Crypto crash shows why getting bitcoin paychecks can be a bad idea

Bitcoin prices fell to a six-month low on Monday. This is bad news for anyone investing in cryptocurrency, including a mixed group of politicians, celebrities, and athletes who recently announced that they will accept their salaries in cryptocurrency.

New York City Mayor Eric Adams, basketball player Clay Thompson and NFL quarterback Aaron Rodgers face massive cuts after bitcoin plunged below $33,000 this week. According to a MarketWatch analysis, a large-scale NFL recipient may be Odell Beckham Jr. Bitcoin prices have rebounded somewhat since then, but have not fully recovered by early Tuesday night and are still largely unpredictable.

These famous people are interested in why it is a good idea to convert your cash salary into a highly volatile and highly disorganized digital code.

Currently, crypto salaries are in the gray area. US labor law generally requires companies to pay employees at a minimum wage, so employers may offer you some extra perks, but with cryptocurrencies alone, you’re less likely to pay for them. What companies can do is convert US dollar-based salaries into certain digital currencies such as Bitcoin and Ethereum. With this approach, the number of coins an employee receives depends on the value (dollars) of the currency at the time the employee is paid.

For example, if you convert your annual salary of $68,000 into bitcoin in November, you will earn about 1 bitcoin. If you transfer the same salary earlier this week, you will earn about 2 bitcoins.

Converting your salary to cryptocurrency may require several steps. If your payroll system offers cryptocurrency payment options, you first need to select the payroll amount you want to transfer and the coins you want to receive. There are a variety of cryptocurrencies available, but the most notable are Bitcoin, which is currently valued at around $38,420, and Ethereum, which is currently valued at around $2,630.

On payday, your employer sends this portion of your salary to the crypto exchange instead of depositing it into your bank account. The platform converts dollars received from the business owner into selected coins and deposits those coins into a digital wallet designed specifically for cryptocurrencies. This also needs to be set. The business owner may pay a cryptocurrency exchange to provide this service.

Even if your employer does not offer this option, you can still get paid in cryptocurrency. Some cryptocurrency platforms allow you to sign up for deposits directly. You can use it to schedule cryptocurrency purchases every time you receive a payment.

These bitcoin salaries are part of a broader move to make cryptocurrencies a larger part of our everyday finances. Today, mobile payment services such as Venmo and PayPal allow people to buy, send and receive cryptocurrency. More and more credit cards are offering cryptocurrency as part of their rewards program. And even if you do not want to own the cryptocurrency directly, you can invest in the cryptocurrency economy through the stock market. In the stock market, you can buy shares in publicly traded cryptocurrency companies or exchange-traded funds linked to Bitcoin. A basket of stock in the usual old US dollars.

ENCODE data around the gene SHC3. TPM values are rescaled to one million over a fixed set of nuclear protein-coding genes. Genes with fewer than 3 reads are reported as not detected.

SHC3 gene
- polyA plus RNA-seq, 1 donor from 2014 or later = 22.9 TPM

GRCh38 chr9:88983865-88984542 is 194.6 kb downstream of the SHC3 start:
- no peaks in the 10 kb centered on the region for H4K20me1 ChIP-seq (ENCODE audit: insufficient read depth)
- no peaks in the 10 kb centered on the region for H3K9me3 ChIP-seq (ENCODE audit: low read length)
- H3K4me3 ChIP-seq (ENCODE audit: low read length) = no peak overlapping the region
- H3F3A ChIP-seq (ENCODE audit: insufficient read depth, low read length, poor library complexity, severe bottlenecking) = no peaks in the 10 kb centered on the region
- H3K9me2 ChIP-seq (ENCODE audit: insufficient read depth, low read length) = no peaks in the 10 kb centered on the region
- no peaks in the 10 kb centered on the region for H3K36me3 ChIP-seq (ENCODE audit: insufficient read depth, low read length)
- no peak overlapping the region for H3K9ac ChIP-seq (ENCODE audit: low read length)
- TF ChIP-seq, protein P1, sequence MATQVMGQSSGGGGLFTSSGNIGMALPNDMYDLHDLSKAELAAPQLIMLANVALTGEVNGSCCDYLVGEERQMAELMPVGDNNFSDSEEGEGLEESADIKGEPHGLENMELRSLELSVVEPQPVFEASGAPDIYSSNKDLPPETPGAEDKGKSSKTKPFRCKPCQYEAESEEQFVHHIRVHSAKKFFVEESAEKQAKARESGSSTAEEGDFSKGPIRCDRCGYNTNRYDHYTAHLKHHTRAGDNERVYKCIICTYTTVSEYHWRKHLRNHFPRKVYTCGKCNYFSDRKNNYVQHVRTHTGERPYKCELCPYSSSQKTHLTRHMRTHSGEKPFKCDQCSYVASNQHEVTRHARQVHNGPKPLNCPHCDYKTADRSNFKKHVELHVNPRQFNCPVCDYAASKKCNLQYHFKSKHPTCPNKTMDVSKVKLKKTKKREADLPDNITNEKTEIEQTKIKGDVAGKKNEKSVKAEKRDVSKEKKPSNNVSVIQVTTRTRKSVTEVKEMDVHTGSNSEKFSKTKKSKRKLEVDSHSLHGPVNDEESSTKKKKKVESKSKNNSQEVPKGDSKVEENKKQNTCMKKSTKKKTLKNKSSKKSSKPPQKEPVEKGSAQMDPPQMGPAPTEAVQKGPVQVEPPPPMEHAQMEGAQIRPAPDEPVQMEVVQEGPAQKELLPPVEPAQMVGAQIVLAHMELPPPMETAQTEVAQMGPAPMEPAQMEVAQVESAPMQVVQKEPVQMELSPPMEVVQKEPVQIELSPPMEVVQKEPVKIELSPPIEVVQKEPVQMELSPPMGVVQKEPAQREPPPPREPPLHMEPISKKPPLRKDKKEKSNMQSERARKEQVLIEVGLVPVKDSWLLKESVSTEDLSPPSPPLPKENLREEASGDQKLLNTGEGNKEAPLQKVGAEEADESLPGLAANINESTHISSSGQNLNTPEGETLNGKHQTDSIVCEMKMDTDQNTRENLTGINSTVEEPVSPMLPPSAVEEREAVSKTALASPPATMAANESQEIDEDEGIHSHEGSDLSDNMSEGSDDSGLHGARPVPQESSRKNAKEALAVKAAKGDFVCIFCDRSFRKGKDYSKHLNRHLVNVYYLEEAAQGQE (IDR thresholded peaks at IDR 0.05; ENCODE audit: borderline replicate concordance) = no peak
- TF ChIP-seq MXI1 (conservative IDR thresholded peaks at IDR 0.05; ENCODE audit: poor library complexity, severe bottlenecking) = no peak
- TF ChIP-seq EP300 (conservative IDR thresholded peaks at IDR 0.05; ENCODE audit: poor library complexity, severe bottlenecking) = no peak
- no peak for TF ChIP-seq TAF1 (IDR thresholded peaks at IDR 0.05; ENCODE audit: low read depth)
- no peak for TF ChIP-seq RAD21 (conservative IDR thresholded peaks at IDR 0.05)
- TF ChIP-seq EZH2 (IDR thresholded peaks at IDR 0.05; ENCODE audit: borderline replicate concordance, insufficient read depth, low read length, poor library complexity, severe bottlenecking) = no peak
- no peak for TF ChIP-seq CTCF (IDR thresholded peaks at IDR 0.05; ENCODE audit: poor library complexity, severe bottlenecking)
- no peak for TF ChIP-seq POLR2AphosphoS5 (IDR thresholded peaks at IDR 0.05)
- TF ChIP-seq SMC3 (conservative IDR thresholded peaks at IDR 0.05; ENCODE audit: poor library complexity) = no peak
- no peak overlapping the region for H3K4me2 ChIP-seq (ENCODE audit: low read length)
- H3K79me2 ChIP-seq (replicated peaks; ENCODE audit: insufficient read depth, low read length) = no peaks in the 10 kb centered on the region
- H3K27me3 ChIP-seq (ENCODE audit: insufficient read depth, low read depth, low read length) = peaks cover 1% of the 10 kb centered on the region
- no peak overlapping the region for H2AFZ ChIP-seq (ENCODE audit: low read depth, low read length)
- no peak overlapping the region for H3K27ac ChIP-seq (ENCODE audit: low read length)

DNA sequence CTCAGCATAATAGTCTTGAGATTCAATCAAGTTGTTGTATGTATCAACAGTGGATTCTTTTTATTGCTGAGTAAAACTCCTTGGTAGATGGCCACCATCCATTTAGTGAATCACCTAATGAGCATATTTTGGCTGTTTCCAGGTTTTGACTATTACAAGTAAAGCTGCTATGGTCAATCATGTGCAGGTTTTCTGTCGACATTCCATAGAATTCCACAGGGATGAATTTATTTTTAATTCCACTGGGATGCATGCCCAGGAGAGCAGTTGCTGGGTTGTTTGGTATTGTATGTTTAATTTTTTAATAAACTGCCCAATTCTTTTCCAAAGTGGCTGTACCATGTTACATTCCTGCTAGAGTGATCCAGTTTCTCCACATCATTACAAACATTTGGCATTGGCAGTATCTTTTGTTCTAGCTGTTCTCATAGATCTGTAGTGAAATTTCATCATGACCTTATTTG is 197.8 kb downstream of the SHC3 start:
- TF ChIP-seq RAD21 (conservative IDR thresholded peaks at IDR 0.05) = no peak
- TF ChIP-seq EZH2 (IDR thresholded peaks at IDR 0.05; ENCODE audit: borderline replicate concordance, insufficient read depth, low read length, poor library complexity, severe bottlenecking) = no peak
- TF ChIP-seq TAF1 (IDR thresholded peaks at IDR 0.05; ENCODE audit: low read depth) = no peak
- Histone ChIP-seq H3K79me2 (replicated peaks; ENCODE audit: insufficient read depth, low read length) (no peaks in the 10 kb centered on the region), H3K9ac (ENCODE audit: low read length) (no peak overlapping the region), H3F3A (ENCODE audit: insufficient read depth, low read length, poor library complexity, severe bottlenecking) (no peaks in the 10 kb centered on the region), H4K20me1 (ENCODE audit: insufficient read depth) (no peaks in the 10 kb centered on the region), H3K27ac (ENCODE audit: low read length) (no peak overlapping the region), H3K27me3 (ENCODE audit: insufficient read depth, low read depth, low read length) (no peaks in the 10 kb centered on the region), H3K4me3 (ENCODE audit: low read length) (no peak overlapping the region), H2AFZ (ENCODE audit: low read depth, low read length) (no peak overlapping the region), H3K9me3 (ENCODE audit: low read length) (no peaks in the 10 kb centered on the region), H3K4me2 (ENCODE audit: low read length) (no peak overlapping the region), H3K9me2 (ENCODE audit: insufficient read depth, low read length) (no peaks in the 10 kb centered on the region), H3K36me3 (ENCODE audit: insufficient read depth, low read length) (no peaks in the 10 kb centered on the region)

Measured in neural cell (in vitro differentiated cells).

However, there is still a lot that you can do with this cryptocurrency. Most sellers continue to claim US dollars as their primary payment method, and typically cannot use cryptocurrencies to pay basic daily expenses such as rent, mortgage payments, meals, and medical expenses. At the moment, receiving your salary in cryptocurrency is like investing your entire salary in the stock market – although much riskier.

“Most people do not have the additional income to invest directly in volatile investment vehicles such as cryptocurrencies,” said the University of Pennsylvania Wharton School of Business, founding economist at Prysm Group, a blockchain-powered consultancy. Digital Asset Program. “When we talk about people like celebrities, we’re talking about people who have incredible incomes.”

In short, these official examples of people choosing to pay cryptocurrency salaries remind us that the rich and powerful can take financial risks that most of us cannot. They also have other incentives to promote cryptocurrencies. A growing number of US mayors, including Miami Mayor Francis Suarez and Jackson, Tennessee Mayor Scott Conger, are mobilizing the fast-growing crypto industry in their cities. I think I want to do. Likewise, employers want to attract young, high-demand technicians with perks that may sound great. Celebrities and athletes continue to receive rewards for promoting many products and ideas that don’t make sense to the average person.

So, even if you don’t need cryptocurrency salaries, you will likely keep asking about it. But if the idea of ​​paying in cryptocurrency sounds appealing, be prepared for salary fluctuations and tight tax paperwork.

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